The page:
Martine: Well, I think that was probably a lengthy one. It was something that we had thought of over time. And it wasn’t an easy one because we had a very good relationship with the Bank of Montreal. And I don’t want to speak too long about it because I have nothing but good things to say about them. They were amazing to work for. I learned a ton while working with them. But I think over time, we got to the point where we felt comfortable enough to think about what it would be like if we were independent again. We had some internal conversations, and it was over a lengthy period of time, just decided to make a decision.
Michael: Was it about control or something else? You said sort of this idea of being independent again, but it also sounds like they weren’t that horribly controlling and taking away your independence before. Were there particular factors or drivers that just said, “Hey, this relationship is pretty good, but there’s these things we want to be independent about that we can’t, so we think we have to go back and take ourselves private again to get back to where we want to be?”
Martine: Well, I think there are certain things that had changed in the environment. I think as you know, there were certain things like rules with the CFP Board where they were cracking down on being able to call yourself fee-only. Even if you were a subsidiary, you couldn’t do that. And we were strictly fee-only. And that actually was a major issue for us.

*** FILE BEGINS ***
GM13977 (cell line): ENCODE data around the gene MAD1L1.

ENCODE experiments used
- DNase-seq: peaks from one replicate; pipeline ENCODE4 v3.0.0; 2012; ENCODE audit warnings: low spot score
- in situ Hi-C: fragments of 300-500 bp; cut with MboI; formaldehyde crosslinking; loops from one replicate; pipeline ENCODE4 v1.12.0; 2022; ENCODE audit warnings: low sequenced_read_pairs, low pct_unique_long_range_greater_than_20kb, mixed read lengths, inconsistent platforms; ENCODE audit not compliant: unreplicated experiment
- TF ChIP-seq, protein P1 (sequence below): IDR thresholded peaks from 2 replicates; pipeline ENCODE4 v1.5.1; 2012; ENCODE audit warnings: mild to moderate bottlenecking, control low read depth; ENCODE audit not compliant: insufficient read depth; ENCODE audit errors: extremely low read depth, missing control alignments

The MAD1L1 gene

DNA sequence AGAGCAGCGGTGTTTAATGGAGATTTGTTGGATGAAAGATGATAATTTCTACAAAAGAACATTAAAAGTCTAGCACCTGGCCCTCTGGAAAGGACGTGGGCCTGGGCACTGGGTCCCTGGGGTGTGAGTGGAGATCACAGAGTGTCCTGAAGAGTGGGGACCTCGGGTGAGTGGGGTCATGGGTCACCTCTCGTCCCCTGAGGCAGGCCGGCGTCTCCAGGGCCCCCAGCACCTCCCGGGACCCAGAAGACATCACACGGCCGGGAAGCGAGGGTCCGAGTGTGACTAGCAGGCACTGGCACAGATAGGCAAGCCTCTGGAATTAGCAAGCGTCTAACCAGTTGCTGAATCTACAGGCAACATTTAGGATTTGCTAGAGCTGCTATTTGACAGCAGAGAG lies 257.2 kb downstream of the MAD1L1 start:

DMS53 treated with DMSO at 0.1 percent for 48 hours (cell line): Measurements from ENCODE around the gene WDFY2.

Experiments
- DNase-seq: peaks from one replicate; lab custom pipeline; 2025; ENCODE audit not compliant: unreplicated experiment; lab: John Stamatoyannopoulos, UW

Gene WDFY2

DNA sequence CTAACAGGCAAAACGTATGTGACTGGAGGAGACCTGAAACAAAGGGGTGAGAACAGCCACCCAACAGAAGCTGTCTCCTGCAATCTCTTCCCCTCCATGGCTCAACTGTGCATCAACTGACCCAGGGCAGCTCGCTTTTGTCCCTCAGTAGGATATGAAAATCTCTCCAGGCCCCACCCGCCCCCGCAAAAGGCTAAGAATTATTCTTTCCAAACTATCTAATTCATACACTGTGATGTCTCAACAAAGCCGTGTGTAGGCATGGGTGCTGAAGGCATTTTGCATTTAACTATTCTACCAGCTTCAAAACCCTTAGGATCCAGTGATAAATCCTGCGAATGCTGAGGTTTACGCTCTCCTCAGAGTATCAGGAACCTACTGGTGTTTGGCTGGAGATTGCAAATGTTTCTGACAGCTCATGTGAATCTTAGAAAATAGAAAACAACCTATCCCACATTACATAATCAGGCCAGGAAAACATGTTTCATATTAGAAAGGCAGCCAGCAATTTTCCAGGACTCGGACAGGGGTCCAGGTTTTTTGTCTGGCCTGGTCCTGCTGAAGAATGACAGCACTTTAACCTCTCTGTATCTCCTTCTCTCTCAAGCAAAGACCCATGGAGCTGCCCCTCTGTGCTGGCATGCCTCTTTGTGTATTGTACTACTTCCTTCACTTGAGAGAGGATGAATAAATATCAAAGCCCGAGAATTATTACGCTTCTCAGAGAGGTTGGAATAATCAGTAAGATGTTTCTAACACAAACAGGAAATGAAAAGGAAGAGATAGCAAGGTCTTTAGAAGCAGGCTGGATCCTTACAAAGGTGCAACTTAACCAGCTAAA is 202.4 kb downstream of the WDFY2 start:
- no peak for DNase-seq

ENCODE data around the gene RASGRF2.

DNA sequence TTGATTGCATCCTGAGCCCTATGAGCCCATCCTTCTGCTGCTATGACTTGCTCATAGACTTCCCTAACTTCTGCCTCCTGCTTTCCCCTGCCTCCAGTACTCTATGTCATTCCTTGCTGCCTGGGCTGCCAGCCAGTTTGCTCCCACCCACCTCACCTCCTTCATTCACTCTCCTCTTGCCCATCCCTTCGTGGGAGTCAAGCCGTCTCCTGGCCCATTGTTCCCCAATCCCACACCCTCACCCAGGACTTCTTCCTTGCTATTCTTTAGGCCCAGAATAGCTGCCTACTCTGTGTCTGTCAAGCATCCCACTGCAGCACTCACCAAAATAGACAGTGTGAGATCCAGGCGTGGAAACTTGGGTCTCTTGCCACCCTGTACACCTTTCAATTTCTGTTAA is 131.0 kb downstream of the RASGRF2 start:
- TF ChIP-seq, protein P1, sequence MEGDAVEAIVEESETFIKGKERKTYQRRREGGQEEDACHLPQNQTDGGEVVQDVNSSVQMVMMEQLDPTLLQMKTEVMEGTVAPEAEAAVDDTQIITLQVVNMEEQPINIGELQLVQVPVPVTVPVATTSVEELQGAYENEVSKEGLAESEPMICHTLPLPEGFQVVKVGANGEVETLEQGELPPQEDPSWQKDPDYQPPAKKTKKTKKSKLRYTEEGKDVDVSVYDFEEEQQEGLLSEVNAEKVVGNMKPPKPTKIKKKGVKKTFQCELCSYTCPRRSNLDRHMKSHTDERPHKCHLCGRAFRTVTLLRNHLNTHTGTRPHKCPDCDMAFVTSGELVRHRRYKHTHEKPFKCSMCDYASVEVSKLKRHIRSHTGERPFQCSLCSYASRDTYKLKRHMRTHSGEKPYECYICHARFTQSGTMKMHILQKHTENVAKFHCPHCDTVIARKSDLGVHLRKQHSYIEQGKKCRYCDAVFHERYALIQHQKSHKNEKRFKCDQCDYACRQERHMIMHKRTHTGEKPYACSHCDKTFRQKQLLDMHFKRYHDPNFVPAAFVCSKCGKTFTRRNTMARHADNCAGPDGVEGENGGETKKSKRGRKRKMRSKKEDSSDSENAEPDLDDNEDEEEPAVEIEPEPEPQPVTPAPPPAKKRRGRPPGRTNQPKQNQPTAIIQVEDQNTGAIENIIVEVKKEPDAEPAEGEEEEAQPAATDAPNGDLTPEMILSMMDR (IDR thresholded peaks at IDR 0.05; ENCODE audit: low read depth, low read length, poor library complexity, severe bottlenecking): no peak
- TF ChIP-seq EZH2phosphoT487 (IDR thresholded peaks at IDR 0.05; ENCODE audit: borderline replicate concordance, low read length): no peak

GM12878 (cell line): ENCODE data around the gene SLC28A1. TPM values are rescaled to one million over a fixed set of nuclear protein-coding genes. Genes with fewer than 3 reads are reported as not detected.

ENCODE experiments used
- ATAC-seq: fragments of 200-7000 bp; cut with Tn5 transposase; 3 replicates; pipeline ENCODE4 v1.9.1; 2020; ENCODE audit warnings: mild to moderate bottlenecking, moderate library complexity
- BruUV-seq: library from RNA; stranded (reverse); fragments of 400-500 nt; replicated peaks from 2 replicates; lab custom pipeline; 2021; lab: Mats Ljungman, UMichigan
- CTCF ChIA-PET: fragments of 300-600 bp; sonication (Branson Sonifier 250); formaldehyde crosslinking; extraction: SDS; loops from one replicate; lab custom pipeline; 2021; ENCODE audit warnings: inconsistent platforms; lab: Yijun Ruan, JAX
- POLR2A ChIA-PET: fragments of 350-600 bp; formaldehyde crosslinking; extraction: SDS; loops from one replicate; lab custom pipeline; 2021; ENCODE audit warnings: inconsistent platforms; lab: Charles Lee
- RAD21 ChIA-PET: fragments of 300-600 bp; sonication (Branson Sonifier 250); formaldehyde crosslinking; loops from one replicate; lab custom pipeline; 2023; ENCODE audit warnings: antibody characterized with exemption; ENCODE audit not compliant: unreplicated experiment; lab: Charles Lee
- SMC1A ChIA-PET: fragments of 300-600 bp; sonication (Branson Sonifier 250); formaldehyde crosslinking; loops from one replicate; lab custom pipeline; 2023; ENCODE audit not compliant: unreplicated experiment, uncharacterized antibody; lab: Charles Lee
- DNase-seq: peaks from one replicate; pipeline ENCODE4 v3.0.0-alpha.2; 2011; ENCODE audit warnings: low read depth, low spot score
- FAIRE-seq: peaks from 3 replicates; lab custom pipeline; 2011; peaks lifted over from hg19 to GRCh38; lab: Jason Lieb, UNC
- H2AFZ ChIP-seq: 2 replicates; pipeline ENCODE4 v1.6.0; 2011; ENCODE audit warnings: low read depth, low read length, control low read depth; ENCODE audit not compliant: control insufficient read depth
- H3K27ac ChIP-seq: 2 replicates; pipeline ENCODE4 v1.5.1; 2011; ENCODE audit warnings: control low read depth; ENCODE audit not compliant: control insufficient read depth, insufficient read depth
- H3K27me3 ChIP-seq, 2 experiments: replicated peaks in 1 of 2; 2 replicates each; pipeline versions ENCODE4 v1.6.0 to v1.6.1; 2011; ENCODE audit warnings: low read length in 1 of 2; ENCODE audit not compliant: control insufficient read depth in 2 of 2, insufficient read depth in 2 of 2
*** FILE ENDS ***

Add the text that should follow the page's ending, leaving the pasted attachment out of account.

Michael: But you couldn’t talk about yourselves as fee-only because CFP Board’s rule is if you were owned by a parent company that also had their commission-based thing anywhere in their org chart, which is pretty much impossible to avoid when you’re owned by a large financial services firm.
Martine: And that gnawed on us quite a bit because we truly were…as an RIA, as a self-standing RIA, we truly were fee-only. And that gnawed on us a little bit. But of course, that’s not the reason. And there’s no one single reason, but that was a tough change for us that came through. And we wrestled with that because we’ve always been fee-only in the way that we’ve practiced. And then I think there’s just…there’s always going to be management that you’re reporting to and having to manage through transitions where if there’s staffing freezes or hiring freezes, and you have to deal with that.
Michael: Right. Because you’re subject to all the bank’s policies.